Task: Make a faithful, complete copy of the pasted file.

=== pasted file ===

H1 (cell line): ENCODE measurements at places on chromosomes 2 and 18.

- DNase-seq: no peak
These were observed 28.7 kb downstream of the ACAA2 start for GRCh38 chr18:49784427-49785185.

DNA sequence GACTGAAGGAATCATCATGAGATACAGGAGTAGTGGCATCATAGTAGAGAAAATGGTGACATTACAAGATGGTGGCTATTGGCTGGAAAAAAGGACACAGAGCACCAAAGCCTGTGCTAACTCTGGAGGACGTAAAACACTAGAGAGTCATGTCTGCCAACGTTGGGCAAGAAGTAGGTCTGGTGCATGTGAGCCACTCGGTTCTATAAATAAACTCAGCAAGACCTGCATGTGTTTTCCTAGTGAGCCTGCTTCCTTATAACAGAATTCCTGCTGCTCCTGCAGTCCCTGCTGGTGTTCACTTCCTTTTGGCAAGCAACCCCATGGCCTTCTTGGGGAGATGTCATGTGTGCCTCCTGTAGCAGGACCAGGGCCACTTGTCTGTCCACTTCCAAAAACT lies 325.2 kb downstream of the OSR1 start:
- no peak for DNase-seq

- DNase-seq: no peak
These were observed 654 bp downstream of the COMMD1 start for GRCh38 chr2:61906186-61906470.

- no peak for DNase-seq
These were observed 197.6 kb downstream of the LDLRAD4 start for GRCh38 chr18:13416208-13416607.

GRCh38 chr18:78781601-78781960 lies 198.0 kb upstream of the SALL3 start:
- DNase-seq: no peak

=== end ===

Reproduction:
H1 (cell line): ENCODE measurements at places on chromosomes 2 and 18.

- DNase-seq: no peak
These were observed 28.7 kb downstream of the ACAA2 start for GRCh38 chr18:49784427-49785185.

DNA sequence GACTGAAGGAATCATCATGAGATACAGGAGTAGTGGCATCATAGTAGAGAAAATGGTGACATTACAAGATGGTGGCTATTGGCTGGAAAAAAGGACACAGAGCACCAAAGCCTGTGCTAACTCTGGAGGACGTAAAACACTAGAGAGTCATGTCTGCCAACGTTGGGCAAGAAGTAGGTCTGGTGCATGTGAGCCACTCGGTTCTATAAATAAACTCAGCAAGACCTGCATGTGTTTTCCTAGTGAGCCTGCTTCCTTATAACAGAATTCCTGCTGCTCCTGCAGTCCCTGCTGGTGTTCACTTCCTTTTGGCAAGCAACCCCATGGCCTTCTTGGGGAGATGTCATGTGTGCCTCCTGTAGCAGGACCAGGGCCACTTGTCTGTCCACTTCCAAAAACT lies 325.2 kb downstream of the OSR1 start:
- no peak for DNase-seq

- DNase-seq: no peak
These were observed 654 bp downstream of the COMMD1 start for GRCh38 chr2:61906186-61906470.

- no peak for DNase-seq
These were observed 197.6 kb downstream of the LDLRAD4 start for GRCh38 chr18:13416208-13416607.

GRCh38 chr18:78781601-78781960 lies 198.0 kb upstream of the SALL3 start:
- DNase-seq: no peak